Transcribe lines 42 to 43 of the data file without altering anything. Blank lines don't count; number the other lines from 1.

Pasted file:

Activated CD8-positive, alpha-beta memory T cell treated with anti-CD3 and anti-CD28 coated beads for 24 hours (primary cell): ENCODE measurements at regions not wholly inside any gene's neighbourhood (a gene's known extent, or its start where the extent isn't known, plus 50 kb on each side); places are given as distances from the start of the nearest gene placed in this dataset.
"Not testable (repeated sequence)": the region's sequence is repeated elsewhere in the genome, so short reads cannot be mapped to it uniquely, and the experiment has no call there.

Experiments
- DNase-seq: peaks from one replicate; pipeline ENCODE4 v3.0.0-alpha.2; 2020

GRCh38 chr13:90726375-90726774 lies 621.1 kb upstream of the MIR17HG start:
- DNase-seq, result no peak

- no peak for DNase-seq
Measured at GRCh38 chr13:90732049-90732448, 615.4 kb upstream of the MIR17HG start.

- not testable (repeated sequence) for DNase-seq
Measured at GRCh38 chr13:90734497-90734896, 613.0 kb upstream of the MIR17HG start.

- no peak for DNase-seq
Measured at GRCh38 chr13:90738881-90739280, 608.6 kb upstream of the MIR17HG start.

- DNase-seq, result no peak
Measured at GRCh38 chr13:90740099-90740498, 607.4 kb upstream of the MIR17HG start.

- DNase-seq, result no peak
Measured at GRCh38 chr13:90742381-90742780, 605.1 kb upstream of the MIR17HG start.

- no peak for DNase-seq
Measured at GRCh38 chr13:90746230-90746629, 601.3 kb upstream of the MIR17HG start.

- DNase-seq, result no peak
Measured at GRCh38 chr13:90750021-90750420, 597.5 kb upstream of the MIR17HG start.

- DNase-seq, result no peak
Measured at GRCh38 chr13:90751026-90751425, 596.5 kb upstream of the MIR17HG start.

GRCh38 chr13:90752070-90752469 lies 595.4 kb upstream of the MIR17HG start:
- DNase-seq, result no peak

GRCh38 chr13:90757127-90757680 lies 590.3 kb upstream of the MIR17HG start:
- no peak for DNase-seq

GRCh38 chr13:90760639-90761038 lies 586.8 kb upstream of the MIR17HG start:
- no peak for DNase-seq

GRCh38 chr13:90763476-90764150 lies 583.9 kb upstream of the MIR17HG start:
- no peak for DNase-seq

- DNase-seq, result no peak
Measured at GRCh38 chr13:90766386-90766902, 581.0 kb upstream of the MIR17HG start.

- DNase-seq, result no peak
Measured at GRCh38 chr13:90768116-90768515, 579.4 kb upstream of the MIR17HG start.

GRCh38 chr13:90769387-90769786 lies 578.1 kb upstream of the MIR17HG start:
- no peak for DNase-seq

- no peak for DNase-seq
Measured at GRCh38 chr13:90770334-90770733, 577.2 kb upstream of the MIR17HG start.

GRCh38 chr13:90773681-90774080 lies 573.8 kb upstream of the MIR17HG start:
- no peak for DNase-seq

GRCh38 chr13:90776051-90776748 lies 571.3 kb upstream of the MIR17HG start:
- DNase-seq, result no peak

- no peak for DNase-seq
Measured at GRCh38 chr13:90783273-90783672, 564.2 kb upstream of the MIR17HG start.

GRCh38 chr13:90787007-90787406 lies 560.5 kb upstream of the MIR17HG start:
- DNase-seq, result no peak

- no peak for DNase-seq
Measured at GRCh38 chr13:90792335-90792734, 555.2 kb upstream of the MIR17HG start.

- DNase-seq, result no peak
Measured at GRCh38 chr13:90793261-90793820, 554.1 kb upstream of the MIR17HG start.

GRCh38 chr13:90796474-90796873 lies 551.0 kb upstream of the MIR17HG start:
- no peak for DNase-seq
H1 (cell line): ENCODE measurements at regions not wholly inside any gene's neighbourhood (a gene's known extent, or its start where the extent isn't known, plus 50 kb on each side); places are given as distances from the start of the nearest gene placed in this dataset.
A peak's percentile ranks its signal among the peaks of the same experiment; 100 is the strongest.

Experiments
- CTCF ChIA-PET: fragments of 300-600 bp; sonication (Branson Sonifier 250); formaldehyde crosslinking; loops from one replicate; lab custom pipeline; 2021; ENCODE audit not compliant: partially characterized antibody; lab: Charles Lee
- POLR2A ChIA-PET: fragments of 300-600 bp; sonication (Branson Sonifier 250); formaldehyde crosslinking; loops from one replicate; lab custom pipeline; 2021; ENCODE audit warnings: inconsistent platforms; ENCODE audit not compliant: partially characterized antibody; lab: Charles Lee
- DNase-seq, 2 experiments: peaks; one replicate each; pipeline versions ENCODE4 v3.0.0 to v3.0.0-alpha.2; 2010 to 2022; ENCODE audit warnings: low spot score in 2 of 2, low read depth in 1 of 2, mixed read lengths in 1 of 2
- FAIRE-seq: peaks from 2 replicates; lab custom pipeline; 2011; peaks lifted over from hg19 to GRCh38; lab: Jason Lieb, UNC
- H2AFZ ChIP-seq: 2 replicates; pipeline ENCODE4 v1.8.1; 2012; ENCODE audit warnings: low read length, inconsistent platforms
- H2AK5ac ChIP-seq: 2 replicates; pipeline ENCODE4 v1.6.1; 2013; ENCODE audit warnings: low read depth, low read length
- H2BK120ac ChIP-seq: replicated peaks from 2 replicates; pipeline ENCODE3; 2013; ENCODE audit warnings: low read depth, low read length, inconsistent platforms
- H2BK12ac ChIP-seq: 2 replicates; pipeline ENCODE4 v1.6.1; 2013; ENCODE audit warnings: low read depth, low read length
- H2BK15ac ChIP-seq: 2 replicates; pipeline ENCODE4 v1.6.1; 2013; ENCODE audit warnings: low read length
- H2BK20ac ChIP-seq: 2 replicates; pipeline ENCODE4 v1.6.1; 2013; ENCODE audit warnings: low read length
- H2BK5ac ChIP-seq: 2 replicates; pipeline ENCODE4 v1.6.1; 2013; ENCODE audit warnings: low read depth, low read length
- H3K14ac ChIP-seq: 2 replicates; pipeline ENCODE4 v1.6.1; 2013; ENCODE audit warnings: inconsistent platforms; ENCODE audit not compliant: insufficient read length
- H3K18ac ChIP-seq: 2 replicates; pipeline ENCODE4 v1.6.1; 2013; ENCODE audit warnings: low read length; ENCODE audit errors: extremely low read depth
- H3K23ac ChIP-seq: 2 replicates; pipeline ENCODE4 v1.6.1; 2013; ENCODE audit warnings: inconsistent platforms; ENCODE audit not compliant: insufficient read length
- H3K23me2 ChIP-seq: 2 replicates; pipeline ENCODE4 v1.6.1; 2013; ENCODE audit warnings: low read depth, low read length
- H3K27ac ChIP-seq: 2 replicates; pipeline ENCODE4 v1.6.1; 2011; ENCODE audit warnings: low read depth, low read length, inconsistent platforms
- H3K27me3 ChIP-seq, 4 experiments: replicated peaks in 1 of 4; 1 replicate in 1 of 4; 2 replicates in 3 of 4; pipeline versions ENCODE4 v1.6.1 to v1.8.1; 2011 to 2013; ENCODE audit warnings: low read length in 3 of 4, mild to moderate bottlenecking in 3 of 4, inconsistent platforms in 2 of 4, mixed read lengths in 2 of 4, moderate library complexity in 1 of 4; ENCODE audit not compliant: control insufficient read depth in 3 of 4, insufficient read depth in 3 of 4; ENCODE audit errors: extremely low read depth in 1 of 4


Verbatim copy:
- DNase-seq, result no peak

- no peak for DNase-seq